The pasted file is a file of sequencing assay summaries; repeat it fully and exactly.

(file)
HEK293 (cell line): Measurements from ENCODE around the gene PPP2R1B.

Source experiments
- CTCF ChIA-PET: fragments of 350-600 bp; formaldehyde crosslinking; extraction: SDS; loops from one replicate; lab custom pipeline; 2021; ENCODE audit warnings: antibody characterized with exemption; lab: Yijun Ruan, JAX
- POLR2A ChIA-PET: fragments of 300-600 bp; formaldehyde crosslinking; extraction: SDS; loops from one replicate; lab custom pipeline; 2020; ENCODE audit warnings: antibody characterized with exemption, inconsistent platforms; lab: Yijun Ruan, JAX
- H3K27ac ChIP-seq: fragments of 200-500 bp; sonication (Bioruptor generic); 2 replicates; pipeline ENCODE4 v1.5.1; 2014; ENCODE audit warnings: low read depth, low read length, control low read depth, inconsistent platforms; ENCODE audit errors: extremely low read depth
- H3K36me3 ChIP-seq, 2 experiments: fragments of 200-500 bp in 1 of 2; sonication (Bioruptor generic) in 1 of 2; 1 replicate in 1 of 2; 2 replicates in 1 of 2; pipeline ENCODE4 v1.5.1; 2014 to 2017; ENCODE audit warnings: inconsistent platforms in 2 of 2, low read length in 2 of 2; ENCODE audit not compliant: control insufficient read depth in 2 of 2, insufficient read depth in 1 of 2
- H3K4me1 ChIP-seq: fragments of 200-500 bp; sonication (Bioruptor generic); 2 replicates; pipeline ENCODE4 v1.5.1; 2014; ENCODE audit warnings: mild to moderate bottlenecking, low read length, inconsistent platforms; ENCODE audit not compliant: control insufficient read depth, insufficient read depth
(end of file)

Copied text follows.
HEK293 (cell line): Measurements from ENCODE around the gene PPP2R1B.

Source experiments
- CTCF ChIA-PET: fragments of 350-600 bp; formaldehyde crosslinking; extraction: SDS; loops from one replicate; lab custom pipeline; 2021; ENCODE audit warnings: antibody characterized with exemption; lab: Yijun Ruan, JAX
- POLR2A ChIA-PET: fragments of 300-600 bp; formaldehyde crosslinking; extraction: SDS; loops from one replicate; lab custom pipeline; 2020; ENCODE audit warnings: antibody characterized with exemption, inconsistent platforms; lab: Yijun Ruan, JAX
- H3K27ac ChIP-seq: fragments of 200-500 bp; sonication (Bioruptor generic); 2 replicates; pipeline ENCODE4 v1.5.1; 2014; ENCODE audit warnings: low read depth, low read length, control low read depth, inconsistent platforms; ENCODE audit errors: extremely low read depth
- H3K36me3 ChIP-seq, 2 experiments: fragments of 200-500 bp in 1 of 2; sonication (Bioruptor generic) in 1 of 2; 1 replicate in 1 of 2; 2 replicates in 1 of 2; pipeline ENCODE4 v1.5.1; 2014 to 2017; ENCODE audit warnings: inconsistent platforms in 2 of 2, low read length in 2 of 2; ENCODE audit not compliant: control insufficient read depth in 2 of 2, insufficient read depth in 1 of 2
- H3K4me1 ChIP-seq: fragments of 200-500 bp; sonication (Bioruptor generic); 2 replicates; pipeline ENCODE4 v1.5.1; 2014; ENCODE audit warnings: mild to moderate bottlenecking, low read length, inconsistent platforms; ENCODE audit not compliant: control insufficient read depth, insufficient read depth